The City’s transportation agency owes far more money than expected to the developer of its Muni-ticket app after underestimating how many fares the agency would sell.
MuniMobile, which lets users buy Muni tickets and multi-day passes on their phones, will cost The City at least an additional $312,500. The San Francisco Municipal Transportation Agency Board of Directors approved Tuesday a total contract of $455,000 to moovel, MuniMobile’s app developer, to cover the unanticipated commission fees.
About 215,000 people downloaded the MuniMobile app, according to the SFMTA, resulting in The City agency owing more than four times the original contract, though many of those downloads came from tourists. In December, only 43,000 users purchased fares on the app, and the SFMTA told the San Francisco Examiner the remaining 160,000 or so additional app downloads came from tourists buying visitor passes.
The City projected the amount it would owe moovel in commission to cap out at $95,000 when it signed the contract in October 2014, but voted to extend that cap to $455,000 to cushion commission fees through October 2018.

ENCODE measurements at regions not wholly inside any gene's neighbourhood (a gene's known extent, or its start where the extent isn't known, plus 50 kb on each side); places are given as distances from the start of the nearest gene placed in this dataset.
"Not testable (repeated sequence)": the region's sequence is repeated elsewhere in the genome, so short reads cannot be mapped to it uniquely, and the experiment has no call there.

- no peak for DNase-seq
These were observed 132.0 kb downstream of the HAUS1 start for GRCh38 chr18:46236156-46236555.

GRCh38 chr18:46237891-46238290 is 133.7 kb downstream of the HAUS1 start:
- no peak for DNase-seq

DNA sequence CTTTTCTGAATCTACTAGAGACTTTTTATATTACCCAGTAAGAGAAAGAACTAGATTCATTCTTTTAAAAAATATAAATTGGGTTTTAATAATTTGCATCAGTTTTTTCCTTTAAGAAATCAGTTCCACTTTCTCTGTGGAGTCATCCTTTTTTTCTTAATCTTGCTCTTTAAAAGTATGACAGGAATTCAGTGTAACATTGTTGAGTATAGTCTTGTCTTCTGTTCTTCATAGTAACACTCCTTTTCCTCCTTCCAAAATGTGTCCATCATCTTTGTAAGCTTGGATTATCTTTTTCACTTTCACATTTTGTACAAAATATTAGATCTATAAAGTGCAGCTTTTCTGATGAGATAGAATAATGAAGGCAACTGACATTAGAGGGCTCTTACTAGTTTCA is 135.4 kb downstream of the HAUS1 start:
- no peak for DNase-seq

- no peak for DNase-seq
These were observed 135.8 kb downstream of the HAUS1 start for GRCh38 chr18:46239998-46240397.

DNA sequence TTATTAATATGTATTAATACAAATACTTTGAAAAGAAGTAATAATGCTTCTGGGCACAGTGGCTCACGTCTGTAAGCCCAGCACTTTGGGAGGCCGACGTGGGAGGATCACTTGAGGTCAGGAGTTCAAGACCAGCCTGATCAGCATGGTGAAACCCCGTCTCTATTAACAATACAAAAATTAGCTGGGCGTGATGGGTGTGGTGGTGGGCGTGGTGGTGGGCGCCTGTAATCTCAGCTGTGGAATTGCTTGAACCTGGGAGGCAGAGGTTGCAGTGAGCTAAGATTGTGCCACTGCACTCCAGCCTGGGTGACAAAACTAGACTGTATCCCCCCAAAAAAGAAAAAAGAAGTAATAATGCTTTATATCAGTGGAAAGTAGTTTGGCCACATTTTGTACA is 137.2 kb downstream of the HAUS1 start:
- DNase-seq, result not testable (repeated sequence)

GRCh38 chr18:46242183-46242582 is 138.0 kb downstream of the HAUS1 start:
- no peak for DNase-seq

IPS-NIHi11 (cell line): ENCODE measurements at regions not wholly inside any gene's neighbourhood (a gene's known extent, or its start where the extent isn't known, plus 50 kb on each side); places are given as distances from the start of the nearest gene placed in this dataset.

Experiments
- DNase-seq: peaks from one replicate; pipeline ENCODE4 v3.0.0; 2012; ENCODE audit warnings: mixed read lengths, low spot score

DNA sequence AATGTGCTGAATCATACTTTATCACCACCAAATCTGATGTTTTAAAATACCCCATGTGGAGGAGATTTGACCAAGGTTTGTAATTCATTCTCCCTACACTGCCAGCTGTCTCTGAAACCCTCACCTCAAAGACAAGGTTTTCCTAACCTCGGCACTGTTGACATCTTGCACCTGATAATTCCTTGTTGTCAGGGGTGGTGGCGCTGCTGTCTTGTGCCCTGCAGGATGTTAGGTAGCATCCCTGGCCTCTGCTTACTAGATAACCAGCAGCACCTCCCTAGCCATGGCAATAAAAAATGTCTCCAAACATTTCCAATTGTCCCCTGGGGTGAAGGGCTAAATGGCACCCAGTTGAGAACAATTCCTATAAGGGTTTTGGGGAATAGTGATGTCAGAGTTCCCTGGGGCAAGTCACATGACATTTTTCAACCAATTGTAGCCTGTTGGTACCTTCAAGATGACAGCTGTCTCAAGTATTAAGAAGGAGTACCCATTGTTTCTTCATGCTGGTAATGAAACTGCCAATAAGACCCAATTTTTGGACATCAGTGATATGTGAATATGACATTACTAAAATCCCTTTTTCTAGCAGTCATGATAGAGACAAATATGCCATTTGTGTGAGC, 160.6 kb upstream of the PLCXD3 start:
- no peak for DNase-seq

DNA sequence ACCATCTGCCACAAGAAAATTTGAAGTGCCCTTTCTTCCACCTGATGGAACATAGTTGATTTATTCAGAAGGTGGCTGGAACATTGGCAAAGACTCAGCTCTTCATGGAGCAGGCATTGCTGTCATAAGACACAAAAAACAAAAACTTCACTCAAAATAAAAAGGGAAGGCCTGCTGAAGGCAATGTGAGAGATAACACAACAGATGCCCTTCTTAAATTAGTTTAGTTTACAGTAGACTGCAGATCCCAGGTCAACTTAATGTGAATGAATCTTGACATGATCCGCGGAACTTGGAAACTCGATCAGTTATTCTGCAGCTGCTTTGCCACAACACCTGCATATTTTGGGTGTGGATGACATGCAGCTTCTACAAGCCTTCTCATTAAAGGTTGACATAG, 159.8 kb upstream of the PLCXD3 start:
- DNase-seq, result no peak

The City pays 4 percent in commission to moovel for every fare purchased, according to SFMTA spokesperson Paul Rose. MuniMobile sold $3.7 million in fares during 2017, which may garner at least $150,000 for the app developer.
SFMTA Director of Transportation Ed Reiskin said the agency may not always pay a commission to app developers for ticket sales.
“There may be other economic models that work better for the agency, we’ll see what the market has to give to us,” Reisken told the Examiner on Tuesday. “If it’s less costly to the agency, that would be great, but we benefit in any case by making it more accessible to folks … so it’s worth the expense.”
MuniMobile is targeting new ads at boarding areas with high cash-ticket purchases, according to the SFMTA. Sales in fareboxes have dropped in the last year as MuniMobile and Clipper fare purchases have grown steadily.
The app’s developer, Germany-based moovel, will see its contract expire in October. The SFMTA said it’s seeking local app developers for its next contract.